Thursday, September 27, 2012

EU Asks WTO for $12 Billion in Sanctions Over Boeing Subsidies

Reuters has the latest details from the ongoing Boeing-Airbus subsidy dispute.

September 27, 2012 | Permalink | Comments (0) | TrackBack (0)

Tuesday, September 25, 2012

US Senate Passes ETS Opposition Bill

Over the weekend, the United States Senate unanimously passed a bill opposing the EU's inclusion of foreign carriers in its emissions trading scheme. The issue is starting to draw increased media attention, and a few good recent summaries of the issues at stake can be found here and here. We won't repeat the substance of those summaries, but will discuss how most of the reports on the legislation are less dismissive of the bill's potential impacts than our post from when it first became clear that passage was likely. For those that have written about the bill, their primary emphasis has been on the provisions that prohibit U.S. operators from participating in the program and hold operators harmless for that non-participation. The latter is an issue we have not yet discussed, but it raises the possibility that if U.S. operators are fined for non-participation, the Secretary of Transportation would have to hold the operators "harmless" by either paying the fines with U.S. tax dollars or levying offsetting fines on EU operators and sparking a trade war.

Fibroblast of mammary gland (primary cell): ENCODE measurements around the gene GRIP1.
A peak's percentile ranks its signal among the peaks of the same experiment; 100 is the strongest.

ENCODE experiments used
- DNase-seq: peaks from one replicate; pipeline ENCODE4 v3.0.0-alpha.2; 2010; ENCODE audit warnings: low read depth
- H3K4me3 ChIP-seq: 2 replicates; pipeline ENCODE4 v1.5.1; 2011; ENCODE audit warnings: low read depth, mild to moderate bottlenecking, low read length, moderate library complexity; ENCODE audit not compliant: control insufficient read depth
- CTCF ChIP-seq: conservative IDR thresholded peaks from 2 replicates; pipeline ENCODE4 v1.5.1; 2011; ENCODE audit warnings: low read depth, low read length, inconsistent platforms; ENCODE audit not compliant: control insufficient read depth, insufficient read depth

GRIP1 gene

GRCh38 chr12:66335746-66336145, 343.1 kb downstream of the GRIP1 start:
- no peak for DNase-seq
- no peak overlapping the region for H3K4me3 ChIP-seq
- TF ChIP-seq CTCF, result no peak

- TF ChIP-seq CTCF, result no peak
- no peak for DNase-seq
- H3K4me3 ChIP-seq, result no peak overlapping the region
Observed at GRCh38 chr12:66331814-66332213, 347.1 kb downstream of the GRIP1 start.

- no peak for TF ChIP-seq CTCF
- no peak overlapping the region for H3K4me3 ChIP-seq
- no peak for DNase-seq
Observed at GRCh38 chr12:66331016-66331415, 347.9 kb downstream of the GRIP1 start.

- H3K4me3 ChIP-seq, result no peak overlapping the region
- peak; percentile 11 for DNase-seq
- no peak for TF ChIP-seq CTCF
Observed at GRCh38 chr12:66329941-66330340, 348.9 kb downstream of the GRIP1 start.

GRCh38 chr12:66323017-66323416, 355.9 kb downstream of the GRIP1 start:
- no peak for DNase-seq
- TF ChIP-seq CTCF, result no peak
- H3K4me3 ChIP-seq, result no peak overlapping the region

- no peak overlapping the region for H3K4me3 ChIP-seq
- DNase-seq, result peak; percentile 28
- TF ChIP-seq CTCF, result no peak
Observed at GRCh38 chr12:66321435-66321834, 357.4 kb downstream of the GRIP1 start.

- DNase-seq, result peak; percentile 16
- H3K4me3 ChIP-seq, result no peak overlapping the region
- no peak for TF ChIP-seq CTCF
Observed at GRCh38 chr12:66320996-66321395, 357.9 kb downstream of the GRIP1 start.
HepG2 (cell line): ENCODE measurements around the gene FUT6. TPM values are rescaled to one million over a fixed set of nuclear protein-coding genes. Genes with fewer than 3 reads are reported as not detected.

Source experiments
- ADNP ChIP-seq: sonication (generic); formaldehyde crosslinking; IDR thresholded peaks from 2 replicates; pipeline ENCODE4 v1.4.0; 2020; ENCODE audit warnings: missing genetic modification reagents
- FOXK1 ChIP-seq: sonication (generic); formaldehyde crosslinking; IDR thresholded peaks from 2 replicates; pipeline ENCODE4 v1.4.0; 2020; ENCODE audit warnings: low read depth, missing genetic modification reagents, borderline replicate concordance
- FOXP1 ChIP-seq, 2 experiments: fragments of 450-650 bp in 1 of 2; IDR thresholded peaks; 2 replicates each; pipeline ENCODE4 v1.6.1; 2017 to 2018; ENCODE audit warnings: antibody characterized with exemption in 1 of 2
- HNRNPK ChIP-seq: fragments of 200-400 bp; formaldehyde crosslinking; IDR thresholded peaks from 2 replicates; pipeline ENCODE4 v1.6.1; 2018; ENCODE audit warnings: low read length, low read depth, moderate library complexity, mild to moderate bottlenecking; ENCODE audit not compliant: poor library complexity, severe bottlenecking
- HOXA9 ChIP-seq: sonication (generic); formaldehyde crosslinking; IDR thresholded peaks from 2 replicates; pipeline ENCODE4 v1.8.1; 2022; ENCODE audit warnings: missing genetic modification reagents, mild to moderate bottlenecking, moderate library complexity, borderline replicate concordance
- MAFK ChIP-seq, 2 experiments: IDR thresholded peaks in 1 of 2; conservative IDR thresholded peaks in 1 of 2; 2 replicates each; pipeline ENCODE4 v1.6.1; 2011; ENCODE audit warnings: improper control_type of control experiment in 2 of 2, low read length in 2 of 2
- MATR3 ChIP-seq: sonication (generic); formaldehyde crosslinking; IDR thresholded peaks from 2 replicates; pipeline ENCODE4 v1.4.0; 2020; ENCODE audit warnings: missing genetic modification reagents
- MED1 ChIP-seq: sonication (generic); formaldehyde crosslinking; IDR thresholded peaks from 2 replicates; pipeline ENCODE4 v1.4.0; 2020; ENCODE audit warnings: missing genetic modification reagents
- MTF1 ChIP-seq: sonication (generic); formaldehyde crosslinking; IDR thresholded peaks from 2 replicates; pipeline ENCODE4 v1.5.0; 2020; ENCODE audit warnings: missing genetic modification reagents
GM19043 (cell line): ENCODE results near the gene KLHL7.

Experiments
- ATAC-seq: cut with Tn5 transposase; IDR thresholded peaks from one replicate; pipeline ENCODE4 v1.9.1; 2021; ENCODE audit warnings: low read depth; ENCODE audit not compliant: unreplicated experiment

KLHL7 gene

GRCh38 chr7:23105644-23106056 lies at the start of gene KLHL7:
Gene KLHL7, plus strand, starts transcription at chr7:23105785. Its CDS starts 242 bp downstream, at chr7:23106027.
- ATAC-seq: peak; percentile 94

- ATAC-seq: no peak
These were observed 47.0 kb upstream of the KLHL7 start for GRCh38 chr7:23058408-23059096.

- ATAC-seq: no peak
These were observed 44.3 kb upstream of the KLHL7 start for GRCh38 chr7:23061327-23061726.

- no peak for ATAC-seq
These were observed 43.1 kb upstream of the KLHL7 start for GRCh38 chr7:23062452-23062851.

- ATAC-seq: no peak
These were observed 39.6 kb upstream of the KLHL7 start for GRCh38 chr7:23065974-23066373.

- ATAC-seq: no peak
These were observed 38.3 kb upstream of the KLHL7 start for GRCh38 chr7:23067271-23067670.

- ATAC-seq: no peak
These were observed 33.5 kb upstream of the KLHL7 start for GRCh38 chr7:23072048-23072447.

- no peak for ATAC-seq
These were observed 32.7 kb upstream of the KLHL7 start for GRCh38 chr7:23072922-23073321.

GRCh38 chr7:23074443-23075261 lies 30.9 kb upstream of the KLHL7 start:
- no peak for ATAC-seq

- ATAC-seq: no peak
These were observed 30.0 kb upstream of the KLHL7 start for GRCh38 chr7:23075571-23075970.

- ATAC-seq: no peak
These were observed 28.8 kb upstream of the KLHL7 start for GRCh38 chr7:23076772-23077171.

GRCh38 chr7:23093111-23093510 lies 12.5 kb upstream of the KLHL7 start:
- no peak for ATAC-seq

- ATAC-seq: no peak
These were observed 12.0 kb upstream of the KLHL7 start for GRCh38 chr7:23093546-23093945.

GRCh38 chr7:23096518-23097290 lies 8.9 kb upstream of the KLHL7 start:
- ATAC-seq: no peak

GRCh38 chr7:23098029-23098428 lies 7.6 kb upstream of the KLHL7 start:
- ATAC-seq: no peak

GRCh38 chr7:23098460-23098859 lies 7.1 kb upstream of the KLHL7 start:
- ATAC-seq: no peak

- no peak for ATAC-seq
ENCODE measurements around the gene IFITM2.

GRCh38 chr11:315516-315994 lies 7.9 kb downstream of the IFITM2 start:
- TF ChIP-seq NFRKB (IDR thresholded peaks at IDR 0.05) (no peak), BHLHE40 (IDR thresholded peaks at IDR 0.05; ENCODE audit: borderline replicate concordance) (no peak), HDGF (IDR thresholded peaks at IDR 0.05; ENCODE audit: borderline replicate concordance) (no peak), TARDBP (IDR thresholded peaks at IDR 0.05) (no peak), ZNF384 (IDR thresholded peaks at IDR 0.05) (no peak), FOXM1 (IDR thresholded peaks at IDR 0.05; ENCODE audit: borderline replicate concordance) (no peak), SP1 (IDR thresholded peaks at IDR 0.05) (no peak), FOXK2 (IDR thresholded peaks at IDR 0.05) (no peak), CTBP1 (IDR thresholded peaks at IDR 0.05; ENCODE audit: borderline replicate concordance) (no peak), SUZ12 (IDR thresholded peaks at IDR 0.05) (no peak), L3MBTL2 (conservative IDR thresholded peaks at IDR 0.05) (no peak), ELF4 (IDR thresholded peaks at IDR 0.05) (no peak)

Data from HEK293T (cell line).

Our skepticism about the consequence of these provisions was largely based on the discretionary language used in both provisions, instructing the Secretary of Transportation to prohibit U.S. participation and hold operators harmless only after determining that such a prohibition "may be in the public interest." Thus, while the legislative branch will have expressed its hostility to the EU scheme, the participation of U.S. carriers will ultimately be determined by the executive branch. It is important to note that such discretionary language was not included in the House version of the bill passed last summer, so our analysis could change if the House does not approve the more flexible language included in the Senate bill. Additionally, given the politics involved, we probably overstated in our earlier analysis the actual amount of discretion afforded the Secretary of Transportation. If the President were to sign the bill it would make little sense for a cabinet official within the same administration to then determine a prohibition was not in the public interest and essentially render meaningless the majority of the bill's contents. This suggests that the discretionary language may be unimportant, because the policy decision will be made when the President signs the bill. 

However, it is equally possible that the discretionary language affords the Obama administration flexibility that will be helpful to its negotiations toward an ICAO solution. If the law is passed and signed with that flexibility intact, the administration can negotiate with the EU and within ICAO while holding the law in its back pocket as an implied threat should international negotiations fail.  Without the discretionary language, the administration may be forced to negotiate with a trade war already unleashed. 

 

September 25, 2012 | Permalink | Comments (0) | TrackBack (0)

Monday, September 24, 2012

Arik Air Resumes Domestic Flights

The Nigerian government and the State's largest carrier have, at least for now, resolved whatever disagreements led to the grounding of aircraft last week.